Saturday, June 11, 2011

Settling in Broome?

Once we'd decided to have the baby on the road, Broome was always our destination. The expected date for the baby to be born was late in June which is pretty much the perfect time to be that far north in Western Australia. By then the wet and the cyclone season is over and daily temperatures average around 28 degrees. It's pretty much as far from Melbourne as you can get, both in climate and distance, while still being in Australia. A little over 6,000km driving the way that we came. And now we are finally here. The baby is due in just over a couple of weeks but is hanging pretty low on Tori and seems to be locked and loaded in the firing position. I guess it could come at any stage. One of our first stops on arriving here was to visit Broome Hospital. Having dropped in for various appointments, tests and scans at hospitals enroute, it felt strange to actually be in the place where the baby will be born. The hospital has been recently rennovated and the maternity ward all looks brand new. High tech beds with electronic buttons for adjusting to a range of different positions. An iPod docking station for playing whatever music you would like the baby to come into the world with (ACDC's It's a long way to the top?). Full ensuite bathroom equipped with a large tub and shower. And a kitchenette with a fridge for snacks or drinks to help make the experience more amenable. Essentially, it's bigger and decked out more comfortably than our van. The midwife and other hospital staff were all very welcoming. In previous towns, it became apparent on visiting the local hospitals that what we were doing wasn't very conventional. It would seem that most pregnant women don't go off gallivanting around Australia in a caravan. When Tori called up the Karratha Hospital to make an appointment to stop on our way through, she was given a lecture by a midwife about how she should already be in Broome where the baby was to be born and that she should be busy preparing her nest. I'm not sure what she was hoping to achieve, but if her aim was to frighten and unsettle Tori and make her unconfident in her own ability to make decisions about her body, then she was entirely successful. It took Tori a few days to get back on track emotionally after that one. I guess I am relieved that we are in Broome now with the baby so close. The drive from Port Hedland to Barn Hill is a very isolated one, the only part of the journey so far that seemed as remote as crossing the Nullarbour. We drove at one stage for a good hour or so without seeing another vehicle. When all around in every direction is just a flat and wide wilderness with no civilisation in site, each glance down at the temperature guages and dials on the dash is one filled with hope of not seeing anything askew. It would not be a good place to break down. But we didn't. The car has been superb and once again hauled the large van easily across the distance to our next destination. When we finally arrived in Broome, it certainly felt like a major goal had been achieved.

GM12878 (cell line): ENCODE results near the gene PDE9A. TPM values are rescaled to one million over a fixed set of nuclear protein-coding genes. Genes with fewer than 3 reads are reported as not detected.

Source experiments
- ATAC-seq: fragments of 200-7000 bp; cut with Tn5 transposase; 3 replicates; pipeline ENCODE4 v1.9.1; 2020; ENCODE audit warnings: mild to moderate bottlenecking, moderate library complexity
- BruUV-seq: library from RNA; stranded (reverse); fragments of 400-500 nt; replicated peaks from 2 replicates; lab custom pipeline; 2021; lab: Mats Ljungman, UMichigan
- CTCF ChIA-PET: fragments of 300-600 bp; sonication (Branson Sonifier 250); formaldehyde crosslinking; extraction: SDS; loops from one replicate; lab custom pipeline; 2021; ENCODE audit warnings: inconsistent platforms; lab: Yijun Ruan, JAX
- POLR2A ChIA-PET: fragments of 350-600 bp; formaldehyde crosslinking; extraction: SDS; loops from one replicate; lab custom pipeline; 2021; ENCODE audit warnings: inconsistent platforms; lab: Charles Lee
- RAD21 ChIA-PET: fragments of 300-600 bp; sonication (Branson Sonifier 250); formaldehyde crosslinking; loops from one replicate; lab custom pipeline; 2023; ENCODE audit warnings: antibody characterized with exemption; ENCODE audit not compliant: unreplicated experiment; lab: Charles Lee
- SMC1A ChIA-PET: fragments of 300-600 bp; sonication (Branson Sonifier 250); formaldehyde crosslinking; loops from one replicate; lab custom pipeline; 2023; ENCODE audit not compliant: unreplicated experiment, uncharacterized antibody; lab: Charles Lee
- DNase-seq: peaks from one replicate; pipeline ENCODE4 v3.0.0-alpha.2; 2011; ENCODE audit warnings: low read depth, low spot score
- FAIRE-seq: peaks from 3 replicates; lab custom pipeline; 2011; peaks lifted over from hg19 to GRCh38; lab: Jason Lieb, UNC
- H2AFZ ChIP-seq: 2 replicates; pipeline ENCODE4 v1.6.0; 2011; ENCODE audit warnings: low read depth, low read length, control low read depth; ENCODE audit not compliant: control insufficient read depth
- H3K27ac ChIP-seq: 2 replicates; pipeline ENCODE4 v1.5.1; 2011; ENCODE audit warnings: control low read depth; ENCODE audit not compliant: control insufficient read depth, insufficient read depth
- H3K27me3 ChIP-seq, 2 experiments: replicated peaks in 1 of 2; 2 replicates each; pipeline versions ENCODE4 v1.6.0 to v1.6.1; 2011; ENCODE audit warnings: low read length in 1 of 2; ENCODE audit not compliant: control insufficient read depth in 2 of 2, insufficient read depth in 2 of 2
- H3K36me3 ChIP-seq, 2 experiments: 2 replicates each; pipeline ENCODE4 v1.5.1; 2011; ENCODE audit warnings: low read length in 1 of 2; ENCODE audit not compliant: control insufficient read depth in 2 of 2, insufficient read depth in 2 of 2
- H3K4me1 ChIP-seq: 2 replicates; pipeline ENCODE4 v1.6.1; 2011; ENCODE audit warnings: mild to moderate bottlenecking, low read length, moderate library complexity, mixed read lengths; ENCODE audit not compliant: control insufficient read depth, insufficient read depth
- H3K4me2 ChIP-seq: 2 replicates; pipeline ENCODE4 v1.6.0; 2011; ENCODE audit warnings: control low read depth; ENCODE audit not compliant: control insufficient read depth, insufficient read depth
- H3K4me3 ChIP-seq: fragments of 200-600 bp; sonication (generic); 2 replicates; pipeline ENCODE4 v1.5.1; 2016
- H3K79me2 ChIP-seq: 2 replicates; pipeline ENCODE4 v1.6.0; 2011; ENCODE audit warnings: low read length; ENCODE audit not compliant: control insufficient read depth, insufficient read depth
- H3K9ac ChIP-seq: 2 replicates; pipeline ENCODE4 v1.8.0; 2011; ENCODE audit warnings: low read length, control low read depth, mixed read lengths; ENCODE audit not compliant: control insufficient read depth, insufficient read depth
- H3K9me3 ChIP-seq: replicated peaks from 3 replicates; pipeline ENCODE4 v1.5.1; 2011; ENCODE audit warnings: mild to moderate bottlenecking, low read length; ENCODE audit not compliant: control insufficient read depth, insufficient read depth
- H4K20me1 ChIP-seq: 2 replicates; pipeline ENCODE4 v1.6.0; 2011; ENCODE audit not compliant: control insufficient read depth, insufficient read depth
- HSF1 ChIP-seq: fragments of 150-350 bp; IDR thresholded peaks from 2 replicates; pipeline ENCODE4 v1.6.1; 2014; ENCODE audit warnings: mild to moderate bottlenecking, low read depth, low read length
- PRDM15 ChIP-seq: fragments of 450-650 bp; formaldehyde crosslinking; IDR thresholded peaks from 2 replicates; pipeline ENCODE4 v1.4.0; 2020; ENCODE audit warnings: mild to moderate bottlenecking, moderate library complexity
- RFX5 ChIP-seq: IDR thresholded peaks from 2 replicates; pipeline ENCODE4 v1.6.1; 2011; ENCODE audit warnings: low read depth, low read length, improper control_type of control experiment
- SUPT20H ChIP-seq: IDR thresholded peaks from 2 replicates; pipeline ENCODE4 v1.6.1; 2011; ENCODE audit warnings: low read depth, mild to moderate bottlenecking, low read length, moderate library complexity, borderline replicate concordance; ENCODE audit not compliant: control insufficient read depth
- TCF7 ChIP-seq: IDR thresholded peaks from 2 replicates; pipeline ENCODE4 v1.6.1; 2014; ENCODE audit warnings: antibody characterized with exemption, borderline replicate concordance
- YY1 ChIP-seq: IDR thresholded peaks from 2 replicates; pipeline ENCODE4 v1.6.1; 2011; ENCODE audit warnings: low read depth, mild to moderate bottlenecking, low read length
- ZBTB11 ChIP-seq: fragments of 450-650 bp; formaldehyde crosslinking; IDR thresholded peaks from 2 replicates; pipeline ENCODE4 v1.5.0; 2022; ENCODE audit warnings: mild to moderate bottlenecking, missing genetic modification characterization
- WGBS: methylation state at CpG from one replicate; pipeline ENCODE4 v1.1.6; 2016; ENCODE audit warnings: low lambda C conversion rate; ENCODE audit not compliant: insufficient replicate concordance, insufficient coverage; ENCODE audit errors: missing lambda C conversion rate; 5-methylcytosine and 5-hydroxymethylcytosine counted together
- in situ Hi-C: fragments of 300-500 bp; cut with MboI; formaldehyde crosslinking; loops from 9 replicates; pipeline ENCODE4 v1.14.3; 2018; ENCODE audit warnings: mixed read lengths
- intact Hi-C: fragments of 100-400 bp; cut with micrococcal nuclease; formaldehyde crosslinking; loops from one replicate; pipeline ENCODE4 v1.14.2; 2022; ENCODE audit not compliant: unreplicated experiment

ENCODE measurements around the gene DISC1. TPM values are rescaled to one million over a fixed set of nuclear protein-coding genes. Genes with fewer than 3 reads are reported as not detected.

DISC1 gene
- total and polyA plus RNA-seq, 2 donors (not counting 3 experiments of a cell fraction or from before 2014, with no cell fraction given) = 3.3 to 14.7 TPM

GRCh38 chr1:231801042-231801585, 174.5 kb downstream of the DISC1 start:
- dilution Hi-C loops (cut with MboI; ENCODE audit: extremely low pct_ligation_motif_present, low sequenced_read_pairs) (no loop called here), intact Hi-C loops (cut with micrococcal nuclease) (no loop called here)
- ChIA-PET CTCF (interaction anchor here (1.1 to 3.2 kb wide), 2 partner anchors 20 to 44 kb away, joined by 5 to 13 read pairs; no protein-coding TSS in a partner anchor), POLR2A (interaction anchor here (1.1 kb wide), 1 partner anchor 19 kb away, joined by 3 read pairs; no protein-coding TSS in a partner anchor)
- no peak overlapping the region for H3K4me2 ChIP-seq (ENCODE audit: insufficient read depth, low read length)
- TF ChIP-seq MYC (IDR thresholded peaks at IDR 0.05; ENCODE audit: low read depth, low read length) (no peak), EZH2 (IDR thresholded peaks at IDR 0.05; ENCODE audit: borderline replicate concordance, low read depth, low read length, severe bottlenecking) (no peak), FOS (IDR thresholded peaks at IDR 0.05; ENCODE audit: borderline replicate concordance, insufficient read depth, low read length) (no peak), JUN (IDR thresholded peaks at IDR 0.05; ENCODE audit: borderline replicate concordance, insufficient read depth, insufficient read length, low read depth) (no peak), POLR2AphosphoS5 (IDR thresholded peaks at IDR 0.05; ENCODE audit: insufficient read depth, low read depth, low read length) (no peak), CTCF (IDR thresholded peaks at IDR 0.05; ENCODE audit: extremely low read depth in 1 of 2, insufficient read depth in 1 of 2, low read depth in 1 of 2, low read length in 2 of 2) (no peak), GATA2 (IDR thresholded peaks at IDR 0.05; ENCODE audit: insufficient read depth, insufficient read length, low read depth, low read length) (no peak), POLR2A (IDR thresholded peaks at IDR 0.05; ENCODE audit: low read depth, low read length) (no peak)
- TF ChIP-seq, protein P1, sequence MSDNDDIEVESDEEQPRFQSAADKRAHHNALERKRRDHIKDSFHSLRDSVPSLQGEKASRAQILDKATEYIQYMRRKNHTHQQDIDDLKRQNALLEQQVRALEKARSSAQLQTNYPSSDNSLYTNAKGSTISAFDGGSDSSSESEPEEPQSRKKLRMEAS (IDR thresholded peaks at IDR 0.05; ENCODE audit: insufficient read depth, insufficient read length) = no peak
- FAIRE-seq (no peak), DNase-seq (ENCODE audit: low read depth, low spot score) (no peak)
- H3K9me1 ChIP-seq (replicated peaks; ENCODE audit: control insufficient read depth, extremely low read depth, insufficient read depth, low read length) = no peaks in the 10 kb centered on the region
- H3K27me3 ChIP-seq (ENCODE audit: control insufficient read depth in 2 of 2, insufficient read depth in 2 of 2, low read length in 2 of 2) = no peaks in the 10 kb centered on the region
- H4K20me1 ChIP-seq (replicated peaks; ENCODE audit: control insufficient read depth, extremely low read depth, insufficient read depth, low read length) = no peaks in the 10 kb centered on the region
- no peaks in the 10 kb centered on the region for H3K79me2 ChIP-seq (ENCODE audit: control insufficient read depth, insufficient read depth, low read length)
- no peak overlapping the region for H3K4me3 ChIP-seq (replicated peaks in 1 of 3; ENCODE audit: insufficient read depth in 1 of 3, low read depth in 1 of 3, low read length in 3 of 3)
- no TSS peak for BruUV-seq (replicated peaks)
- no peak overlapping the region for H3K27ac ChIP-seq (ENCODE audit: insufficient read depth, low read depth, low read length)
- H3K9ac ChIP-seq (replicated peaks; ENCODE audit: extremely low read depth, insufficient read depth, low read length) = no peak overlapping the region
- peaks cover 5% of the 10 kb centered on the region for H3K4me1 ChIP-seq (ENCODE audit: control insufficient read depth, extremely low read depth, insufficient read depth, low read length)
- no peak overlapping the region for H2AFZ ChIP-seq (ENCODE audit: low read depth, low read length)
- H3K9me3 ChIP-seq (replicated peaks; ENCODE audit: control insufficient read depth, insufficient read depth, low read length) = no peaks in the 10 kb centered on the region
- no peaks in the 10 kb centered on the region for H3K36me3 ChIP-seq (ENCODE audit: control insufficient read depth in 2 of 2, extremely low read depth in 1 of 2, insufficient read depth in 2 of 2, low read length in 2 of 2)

Bridget and Oscar